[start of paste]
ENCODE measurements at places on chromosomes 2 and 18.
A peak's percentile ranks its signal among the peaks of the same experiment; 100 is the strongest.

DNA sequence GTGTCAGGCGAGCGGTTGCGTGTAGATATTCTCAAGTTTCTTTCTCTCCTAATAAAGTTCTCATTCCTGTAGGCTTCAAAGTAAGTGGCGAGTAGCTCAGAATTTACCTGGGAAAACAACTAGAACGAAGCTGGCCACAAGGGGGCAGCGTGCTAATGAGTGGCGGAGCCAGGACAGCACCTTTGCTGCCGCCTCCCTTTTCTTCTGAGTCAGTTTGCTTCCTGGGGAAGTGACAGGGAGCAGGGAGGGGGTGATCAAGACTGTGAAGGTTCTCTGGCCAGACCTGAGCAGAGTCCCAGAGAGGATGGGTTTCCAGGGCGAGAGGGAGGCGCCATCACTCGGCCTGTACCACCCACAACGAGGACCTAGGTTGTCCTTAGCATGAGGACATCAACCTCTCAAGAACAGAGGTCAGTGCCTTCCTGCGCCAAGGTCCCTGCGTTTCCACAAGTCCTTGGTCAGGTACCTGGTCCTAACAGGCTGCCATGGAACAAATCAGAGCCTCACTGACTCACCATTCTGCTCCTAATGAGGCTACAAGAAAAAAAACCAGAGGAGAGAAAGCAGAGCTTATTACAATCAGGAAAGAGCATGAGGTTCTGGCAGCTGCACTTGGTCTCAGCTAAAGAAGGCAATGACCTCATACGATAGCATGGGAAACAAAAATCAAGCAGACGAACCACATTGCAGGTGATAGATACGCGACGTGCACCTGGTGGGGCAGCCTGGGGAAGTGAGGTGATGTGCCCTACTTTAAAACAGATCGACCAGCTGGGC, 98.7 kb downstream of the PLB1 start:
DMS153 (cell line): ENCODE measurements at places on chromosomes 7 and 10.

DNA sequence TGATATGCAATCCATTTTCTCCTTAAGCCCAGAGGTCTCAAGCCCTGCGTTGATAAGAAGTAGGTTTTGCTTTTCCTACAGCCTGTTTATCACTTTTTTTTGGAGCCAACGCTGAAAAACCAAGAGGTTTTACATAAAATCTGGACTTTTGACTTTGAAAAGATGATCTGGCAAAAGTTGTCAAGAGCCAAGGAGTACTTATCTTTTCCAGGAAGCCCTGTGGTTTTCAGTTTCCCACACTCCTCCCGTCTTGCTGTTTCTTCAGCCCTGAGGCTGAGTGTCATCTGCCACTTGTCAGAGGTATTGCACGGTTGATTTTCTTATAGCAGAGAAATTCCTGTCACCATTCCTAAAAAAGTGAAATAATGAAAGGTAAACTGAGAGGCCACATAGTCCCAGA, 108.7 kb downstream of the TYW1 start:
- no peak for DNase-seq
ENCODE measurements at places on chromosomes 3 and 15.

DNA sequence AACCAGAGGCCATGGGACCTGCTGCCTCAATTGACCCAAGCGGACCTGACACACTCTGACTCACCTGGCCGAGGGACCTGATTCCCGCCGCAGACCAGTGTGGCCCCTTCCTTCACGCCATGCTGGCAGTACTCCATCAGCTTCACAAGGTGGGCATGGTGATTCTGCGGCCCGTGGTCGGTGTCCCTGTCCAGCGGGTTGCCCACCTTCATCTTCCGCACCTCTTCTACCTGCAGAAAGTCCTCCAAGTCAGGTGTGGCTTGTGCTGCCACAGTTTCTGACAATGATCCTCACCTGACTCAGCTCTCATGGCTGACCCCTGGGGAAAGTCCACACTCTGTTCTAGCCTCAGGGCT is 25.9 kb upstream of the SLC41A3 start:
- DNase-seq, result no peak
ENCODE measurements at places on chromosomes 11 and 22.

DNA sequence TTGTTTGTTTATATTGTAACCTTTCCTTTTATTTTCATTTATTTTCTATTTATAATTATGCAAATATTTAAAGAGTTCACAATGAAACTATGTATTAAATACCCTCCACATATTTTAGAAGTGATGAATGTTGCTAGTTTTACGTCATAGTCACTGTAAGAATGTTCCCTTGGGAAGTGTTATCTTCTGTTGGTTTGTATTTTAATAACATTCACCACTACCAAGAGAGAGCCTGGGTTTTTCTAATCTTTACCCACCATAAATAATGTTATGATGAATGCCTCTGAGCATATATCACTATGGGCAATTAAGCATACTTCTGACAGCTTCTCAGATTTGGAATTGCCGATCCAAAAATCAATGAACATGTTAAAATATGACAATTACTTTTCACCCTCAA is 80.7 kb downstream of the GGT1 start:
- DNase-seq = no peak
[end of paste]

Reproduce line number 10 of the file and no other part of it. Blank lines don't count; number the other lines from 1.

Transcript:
ENCODE measurements at places on chromosomes 11 and 22.